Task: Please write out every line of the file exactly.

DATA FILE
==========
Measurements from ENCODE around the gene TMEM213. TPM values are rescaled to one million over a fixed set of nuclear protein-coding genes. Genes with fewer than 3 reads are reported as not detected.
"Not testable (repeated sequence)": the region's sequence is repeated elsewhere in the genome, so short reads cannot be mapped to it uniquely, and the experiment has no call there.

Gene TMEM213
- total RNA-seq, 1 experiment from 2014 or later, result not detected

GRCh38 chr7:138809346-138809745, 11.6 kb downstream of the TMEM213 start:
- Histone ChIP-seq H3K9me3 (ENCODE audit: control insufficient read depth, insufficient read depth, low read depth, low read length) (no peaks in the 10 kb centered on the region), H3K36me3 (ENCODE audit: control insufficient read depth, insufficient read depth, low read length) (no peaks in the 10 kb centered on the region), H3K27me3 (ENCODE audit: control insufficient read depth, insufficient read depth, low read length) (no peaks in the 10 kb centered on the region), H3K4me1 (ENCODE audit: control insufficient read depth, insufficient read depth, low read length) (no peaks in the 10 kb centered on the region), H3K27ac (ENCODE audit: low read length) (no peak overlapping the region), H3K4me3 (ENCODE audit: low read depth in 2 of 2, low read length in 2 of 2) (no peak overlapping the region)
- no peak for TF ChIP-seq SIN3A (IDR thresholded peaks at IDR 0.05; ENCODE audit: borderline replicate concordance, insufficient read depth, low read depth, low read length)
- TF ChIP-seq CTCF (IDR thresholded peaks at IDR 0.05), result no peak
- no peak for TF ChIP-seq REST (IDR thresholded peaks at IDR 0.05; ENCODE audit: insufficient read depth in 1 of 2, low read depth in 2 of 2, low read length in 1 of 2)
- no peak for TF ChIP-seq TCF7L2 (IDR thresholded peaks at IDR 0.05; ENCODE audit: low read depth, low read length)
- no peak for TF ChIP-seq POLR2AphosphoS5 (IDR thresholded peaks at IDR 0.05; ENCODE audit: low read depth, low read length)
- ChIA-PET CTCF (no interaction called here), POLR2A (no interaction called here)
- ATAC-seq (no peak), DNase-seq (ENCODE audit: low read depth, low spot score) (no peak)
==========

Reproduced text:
Measurements from ENCODE around the gene TMEM213. TPM values are rescaled to one million over a fixed set of nuclear protein-coding genes. Genes with fewer than 3 reads are reported as not detected.
"Not testable (repeated sequence)": the region's sequence is repeated elsewhere in the genome, so short reads cannot be mapped to it uniquely, and the experiment has no call there.

Gene TMEM213
- total RNA-seq, 1 experiment from 2014 or later, result not detected

GRCh38 chr7:138809346-138809745, 11.6 kb downstream of the TMEM213 start:
- Histone ChIP-seq H3K9me3 (ENCODE audit: control insufficient read depth, insufficient read depth, low read depth, low read length) (no peaks in the 10 kb centered on the region), H3K36me3 (ENCODE audit: control insufficient read depth, insufficient read depth, low read length) (no peaks in the 10 kb centered on the region), H3K27me3 (ENCODE audit: control insufficient read depth, insufficient read depth, low read length) (no peaks in the 10 kb centered on the region), H3K4me1 (ENCODE audit: control insufficient read depth, insufficient read depth, low read length) (no peaks in the 10 kb centered on the region), H3K27ac (ENCODE audit: low read length) (no peak overlapping the region), H3K4me3 (ENCODE audit: low read depth in 2 of 2, low read length in 2 of 2) (no peak overlapping the region)
- no peak for TF ChIP-seq SIN3A (IDR thresholded peaks at IDR 0.05; ENCODE audit: borderline replicate concordance, insufficient read depth, low read depth, low read length)
- TF ChIP-seq CTCF (IDR thresholded peaks at IDR 0.05), result no peak
- no peak for TF ChIP-seq REST (IDR thresholded peaks at IDR 0.05; ENCODE audit: insufficient read depth in 1 of 2, low read depth in 2 of 2, low read length in 1 of 2)
- no peak for TF ChIP-seq TCF7L2 (IDR thresholded peaks at IDR 0.05; ENCODE audit: low read depth, low read length)
- no peak for TF ChIP-seq POLR2AphosphoS5 (IDR thresholded peaks at IDR 0.05; ENCODE audit: low read depth, low read length)
- ChIA-PET CTCF (no interaction called here), POLR2A (no interaction called here)
- ATAC-seq (no peak), DNase-seq (ENCODE audit: low read depth, low spot score) (no peak)